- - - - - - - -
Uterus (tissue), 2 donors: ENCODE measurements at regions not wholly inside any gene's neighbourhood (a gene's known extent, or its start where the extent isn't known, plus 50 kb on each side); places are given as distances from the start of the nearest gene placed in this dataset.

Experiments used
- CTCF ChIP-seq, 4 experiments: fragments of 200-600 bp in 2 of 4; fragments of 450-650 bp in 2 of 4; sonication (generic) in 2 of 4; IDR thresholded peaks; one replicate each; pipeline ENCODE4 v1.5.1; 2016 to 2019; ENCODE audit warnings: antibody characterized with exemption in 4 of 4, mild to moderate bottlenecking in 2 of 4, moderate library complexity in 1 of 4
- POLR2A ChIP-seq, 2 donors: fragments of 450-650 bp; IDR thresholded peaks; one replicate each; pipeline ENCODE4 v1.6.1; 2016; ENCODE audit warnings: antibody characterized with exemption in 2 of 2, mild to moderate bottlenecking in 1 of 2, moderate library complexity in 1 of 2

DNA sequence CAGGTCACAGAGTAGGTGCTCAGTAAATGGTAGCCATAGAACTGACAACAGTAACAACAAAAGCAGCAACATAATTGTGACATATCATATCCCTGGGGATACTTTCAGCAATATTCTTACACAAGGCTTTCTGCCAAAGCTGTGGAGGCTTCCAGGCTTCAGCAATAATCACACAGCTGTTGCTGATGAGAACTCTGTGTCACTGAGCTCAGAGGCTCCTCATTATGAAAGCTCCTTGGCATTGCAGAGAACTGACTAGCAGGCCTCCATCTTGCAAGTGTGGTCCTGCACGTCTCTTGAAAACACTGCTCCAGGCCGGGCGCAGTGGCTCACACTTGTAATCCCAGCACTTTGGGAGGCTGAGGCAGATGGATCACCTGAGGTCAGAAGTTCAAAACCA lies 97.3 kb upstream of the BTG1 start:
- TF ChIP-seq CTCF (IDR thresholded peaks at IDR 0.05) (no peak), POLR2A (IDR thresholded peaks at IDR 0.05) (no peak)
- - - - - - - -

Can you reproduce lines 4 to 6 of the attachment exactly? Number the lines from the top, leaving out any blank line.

- POLR2A ChIP-seq, 2 donors: fragments of 450-650 bp; IDR thresholded peaks; one replicate each; pipeline ENCODE4 v1.6.1; 2016; ENCODE audit warnings: antibody characterized with exemption in 2 of 2, mild to moderate bottlenecking in 1 of 2, moderate library complexity in 1 of 2

DNA sequence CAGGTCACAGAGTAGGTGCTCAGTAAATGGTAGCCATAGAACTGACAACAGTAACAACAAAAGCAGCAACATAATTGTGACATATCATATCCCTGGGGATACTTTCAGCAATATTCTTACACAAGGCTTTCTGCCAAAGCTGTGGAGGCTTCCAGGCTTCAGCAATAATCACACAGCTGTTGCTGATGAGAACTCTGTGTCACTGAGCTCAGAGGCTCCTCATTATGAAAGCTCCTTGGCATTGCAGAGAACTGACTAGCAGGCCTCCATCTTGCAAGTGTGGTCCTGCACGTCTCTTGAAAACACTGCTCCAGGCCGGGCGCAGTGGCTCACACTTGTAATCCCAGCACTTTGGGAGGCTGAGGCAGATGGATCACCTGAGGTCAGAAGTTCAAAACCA lies 97.3 kb upstream of the BTG1 start:
- TF ChIP-seq CTCF (IDR thresholded peaks at IDR 0.05) (no peak), POLR2A (IDR thresholded peaks at IDR 0.05) (no peak)